Wearing any object made of ashtadhatu can help in various ways to keep the body healthy. For instance, it can even suppress pain during arthritis and decrease the need to take medicines.

In developing countries, wearing the ashtadhatu can help fulfill the need for zinc and iron and solve some health problems of the body. It is like a natural remedy.

Cosmic rays from the Sun and other celestial bodies abound in the atmosphere. The resistance to these rays varies from person to person. It can be explained simply: some people can handle heat considerably better than others, and others have greater resistance to illnesses than others.

The 'Ashtdhatu metal' functions as a human body stabilizer because of metals like silver, copper, gold, and others. This is because water absorbs particles of copper, which then enter the body and offer resistive power. When we wear the 'Ashtdhatu metal,' the copper that is always in touch with the body is progressively absorbed by the body via the skin, giving it the required resistance power. Small amounts of silver also get absorbed by the body, which is beneficial and scientifically proven.

Material Properties

The material properties of Ashtadhatu make it an excellent choice for various applications. Many brass objects are preferred to be made of Ashtadhatu because of their unique properties. It is strong yet flexible, making it perfect for jewelry and other decorative items. Additionally, Ashtadhatu is non-toxic and corrosion-resistant, making it a safe option for use in various settings. Finally, its unique appearance makes it a popular choice for collectors and enthusiasts alike.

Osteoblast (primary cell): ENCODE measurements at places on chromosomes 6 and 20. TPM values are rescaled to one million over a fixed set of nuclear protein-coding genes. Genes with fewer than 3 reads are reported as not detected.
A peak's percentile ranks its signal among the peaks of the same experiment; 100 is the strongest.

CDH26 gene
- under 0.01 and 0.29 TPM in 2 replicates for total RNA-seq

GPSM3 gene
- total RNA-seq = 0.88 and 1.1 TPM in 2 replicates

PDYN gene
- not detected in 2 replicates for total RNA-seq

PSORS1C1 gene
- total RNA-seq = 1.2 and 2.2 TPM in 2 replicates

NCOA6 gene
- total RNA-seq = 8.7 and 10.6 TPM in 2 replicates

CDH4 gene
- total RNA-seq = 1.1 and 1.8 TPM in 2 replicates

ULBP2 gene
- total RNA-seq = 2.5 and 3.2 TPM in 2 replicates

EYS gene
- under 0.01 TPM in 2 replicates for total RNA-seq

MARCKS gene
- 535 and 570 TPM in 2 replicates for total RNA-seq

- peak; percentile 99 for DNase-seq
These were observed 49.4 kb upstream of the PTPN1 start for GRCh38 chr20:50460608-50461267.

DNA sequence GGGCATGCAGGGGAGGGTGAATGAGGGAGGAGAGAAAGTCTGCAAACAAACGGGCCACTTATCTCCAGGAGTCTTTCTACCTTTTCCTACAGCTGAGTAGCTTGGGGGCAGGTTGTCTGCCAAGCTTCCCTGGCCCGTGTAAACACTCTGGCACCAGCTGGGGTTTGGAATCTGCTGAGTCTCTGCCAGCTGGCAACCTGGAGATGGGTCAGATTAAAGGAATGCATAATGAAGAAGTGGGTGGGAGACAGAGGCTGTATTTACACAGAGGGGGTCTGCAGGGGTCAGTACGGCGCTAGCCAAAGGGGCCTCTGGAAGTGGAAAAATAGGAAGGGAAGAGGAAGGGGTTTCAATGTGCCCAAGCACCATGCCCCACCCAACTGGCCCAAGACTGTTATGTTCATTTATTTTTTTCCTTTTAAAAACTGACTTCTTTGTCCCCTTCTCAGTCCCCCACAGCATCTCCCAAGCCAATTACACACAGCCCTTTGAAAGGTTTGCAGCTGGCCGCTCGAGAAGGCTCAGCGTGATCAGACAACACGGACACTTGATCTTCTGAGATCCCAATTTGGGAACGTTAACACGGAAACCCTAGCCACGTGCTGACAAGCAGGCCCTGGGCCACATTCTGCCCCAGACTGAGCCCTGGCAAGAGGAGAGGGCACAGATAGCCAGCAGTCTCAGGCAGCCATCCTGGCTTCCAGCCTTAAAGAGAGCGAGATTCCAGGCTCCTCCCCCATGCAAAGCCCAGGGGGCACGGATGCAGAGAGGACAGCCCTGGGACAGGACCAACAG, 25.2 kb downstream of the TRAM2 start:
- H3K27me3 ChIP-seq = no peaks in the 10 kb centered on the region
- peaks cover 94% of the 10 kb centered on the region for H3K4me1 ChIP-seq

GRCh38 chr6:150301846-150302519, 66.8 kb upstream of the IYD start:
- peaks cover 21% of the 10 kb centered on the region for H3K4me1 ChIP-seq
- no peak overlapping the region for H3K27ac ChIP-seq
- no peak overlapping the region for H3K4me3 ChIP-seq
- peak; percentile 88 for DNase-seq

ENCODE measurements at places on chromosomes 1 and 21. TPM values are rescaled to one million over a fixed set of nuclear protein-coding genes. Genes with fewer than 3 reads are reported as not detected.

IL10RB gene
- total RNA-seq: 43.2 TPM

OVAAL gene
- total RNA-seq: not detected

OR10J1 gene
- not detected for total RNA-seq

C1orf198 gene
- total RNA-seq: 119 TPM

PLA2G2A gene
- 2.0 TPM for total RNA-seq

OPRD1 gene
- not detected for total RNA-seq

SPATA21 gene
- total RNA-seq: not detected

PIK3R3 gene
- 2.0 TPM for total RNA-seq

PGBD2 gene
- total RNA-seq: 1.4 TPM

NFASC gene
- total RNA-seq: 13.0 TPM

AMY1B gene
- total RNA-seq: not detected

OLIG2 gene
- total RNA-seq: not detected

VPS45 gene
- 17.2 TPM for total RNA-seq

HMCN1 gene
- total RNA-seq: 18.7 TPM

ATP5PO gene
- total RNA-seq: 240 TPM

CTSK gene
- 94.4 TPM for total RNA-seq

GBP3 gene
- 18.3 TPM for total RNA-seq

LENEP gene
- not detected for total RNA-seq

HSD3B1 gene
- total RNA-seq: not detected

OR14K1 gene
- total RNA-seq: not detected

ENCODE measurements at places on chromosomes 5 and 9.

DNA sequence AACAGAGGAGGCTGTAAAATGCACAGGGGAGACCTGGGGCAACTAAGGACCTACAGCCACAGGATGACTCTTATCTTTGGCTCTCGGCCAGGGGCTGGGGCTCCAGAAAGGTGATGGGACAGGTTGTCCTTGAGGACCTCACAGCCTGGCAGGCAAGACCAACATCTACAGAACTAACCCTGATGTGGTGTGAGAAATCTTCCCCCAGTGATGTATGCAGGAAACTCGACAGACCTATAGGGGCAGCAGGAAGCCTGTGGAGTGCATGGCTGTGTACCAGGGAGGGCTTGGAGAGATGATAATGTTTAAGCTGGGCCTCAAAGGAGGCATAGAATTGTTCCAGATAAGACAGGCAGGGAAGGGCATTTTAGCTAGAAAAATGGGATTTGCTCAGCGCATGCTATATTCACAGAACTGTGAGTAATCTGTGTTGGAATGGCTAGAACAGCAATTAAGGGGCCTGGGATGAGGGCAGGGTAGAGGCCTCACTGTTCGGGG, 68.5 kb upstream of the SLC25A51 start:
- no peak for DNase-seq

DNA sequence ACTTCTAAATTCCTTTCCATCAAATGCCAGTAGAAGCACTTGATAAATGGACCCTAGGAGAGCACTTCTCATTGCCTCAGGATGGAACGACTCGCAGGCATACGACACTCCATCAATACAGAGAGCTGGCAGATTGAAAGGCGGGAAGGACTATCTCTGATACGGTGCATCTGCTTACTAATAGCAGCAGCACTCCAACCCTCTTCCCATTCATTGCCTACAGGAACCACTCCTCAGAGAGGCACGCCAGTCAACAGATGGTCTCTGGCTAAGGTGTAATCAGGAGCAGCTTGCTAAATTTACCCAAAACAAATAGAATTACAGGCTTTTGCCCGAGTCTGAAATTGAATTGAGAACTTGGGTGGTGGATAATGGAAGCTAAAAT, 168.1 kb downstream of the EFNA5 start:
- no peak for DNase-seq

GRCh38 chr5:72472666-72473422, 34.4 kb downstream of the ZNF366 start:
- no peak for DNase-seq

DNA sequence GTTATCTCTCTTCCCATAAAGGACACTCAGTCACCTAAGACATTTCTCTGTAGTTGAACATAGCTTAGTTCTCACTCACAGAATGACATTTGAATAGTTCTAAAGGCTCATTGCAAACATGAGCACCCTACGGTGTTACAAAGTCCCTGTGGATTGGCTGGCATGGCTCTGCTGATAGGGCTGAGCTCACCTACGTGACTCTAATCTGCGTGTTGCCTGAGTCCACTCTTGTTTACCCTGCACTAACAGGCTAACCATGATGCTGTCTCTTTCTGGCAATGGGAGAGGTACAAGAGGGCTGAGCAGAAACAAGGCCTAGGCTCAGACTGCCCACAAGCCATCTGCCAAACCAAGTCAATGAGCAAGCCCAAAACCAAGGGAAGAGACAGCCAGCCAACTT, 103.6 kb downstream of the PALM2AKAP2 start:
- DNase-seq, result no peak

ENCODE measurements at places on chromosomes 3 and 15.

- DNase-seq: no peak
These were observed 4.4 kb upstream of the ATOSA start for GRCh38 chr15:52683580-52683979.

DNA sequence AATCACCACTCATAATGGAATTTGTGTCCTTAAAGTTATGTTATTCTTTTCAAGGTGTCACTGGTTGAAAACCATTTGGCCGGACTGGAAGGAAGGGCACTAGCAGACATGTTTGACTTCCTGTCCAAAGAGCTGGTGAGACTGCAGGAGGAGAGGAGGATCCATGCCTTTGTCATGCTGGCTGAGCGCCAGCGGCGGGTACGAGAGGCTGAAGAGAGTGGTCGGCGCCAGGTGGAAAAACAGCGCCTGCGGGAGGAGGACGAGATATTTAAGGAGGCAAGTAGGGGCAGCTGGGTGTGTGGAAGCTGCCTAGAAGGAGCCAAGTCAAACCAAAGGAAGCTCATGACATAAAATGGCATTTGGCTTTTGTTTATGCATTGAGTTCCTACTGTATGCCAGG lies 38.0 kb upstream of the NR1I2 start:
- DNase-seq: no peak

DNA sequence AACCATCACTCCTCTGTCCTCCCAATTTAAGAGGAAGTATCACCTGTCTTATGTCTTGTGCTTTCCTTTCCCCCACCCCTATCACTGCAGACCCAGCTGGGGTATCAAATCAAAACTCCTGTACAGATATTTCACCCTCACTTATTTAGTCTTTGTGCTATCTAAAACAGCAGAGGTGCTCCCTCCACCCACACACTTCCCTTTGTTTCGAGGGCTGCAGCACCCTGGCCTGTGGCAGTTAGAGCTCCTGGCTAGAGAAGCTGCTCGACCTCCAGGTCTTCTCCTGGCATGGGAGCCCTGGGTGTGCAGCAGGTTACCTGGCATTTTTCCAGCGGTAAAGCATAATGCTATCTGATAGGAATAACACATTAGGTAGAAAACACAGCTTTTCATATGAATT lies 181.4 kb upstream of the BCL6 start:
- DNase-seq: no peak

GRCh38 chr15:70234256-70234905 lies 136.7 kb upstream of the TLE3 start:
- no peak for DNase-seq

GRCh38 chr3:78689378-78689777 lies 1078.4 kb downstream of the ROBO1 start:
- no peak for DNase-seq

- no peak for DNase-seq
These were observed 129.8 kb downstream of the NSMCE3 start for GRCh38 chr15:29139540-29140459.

Q: What is Ashtadhatu made of?

A: Gold, silver, copper, iron, tin, lead, zinc, and mercury.

Q: Is Ashtadhatu expensive?

A: The price is reasonable.

Q: When should we wear an Ashtadhatu ring?

A: There is no specific time to wear an Ashtadhatu ring. You can wear it whenever you want.

Q: What is the price of Ashtadhatu?

A: $13.

Q: How is Ashtadhatu made?

A: Ashtadhatu is made by melting the metals together to make an object.

Q: What metals are in Ashtadhatu?

A: Gold, silver, copper, iron, tin, lead, zinc, and mercury.

Q: What is the composition of Ashtadhatu?

A: Gold, silver, copper, iron, tin, lead, zinc, and mercury have an equal composition of 12.5% each.

Q: What is the color of Ashtadhatu?

A: Brownish.

Q: Who found Ashtadhatu?

A: There is no particular person who found Ashtadhatu.

Q: When was arsenical Ashtadhatu found?

A: Sixth Century AD.

Written By
Nidhi Sahai

<p>Dedicated and experienced, Nidhi is a professional content writer with a strong reputation for delivering high-quality work. She has contributed her expertise to esteemed organizations, including Network 18 Media and Investment Ltd. Driven by her insatiable curiosity and love for journalism and mass communication, Nidhi pursued a Bachelor of Arts degree from Guru Gobind Singh Indraprastha University, graduating with distinction in 2021. During her college years, she discovered her passion for Video Journalism, showcasing her skills as a videographer for her institution. Nidhi's commitment to making a positive impact extends beyond her professional pursuits. Actively engaging in volunteer work, she has contributed to various events and initiatives throughout her academic career.</p>